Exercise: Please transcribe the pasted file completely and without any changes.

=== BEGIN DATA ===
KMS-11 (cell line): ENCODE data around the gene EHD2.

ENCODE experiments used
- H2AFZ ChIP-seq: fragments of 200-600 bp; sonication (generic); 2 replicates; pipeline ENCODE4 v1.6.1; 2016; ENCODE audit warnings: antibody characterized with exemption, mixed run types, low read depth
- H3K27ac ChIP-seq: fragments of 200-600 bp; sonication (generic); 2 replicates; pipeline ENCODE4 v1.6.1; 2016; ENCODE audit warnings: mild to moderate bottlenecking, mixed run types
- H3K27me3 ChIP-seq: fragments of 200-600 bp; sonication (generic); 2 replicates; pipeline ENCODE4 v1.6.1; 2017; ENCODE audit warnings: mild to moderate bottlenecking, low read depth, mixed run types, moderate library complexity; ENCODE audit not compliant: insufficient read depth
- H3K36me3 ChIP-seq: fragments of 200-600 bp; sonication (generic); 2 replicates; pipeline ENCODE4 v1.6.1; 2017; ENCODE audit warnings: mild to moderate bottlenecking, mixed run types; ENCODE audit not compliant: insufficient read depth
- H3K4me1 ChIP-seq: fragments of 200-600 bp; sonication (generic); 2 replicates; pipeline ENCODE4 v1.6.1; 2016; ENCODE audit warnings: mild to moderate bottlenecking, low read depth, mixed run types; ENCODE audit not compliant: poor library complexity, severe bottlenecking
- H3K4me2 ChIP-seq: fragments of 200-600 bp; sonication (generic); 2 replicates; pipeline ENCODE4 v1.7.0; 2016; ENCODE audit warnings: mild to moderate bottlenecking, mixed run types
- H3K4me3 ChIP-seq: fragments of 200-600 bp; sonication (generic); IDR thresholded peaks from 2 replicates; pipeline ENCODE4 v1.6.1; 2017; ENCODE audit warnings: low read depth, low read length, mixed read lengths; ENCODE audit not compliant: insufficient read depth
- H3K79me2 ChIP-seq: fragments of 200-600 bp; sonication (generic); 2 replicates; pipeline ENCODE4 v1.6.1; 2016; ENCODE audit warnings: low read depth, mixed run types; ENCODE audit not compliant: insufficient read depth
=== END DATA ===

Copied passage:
KMS-11 (cell line): ENCODE data around the gene EHD2.

ENCODE experiments used
- H2AFZ ChIP-seq: fragments of 200-600 bp; sonication (generic); 2 replicates; pipeline ENCODE4 v1.6.1; 2016; ENCODE audit warnings: antibody characterized with exemption, mixed run types, low read depth
- H3K27ac ChIP-seq: fragments of 200-600 bp; sonication (generic); 2 replicates; pipeline ENCODE4 v1.6.1; 2016; ENCODE audit warnings: mild to moderate bottlenecking, mixed run types
- H3K27me3 ChIP-seq: fragments of 200-600 bp; sonication (generic); 2 replicates; pipeline ENCODE4 v1.6.1; 2017; ENCODE audit warnings: mild to moderate bottlenecking, low read depth, mixed run types, moderate library complexity; ENCODE audit not compliant: insufficient read depth
- H3K36me3 ChIP-seq: fragments of 200-600 bp; sonication (generic); 2 replicates; pipeline ENCODE4 v1.6.1; 2017; ENCODE audit warnings: mild to moderate bottlenecking, mixed run types; ENCODE audit not compliant: insufficient read depth
- H3K4me1 ChIP-seq: fragments of 200-600 bp; sonication (generic); 2 replicates; pipeline ENCODE4 v1.6.1; 2016; ENCODE audit warnings: mild to moderate bottlenecking, low read depth, mixed run types; ENCODE audit not compliant: poor library complexity, severe bottlenecking
- H3K4me2 ChIP-seq: fragments of 200-600 bp; sonication (generic); 2 replicates; pipeline ENCODE4 v1.7.0; 2016; ENCODE audit warnings: mild to moderate bottlenecking, mixed run types
- H3K4me3 ChIP-seq: fragments of 200-600 bp; sonication (generic); IDR thresholded peaks from 2 replicates; pipeline ENCODE4 v1.6.1; 2017; ENCODE audit warnings: low read depth, low read length, mixed read lengths; ENCODE audit not compliant: insufficient read depth
- H3K79me2 ChIP-seq: fragments of 200-600 bp; sonication (generic); 2 replicates; pipeline ENCODE4 v1.6.1; 2016; ENCODE audit warnings: low read depth, mixed run types; ENCODE audit not compliant: insufficient read depth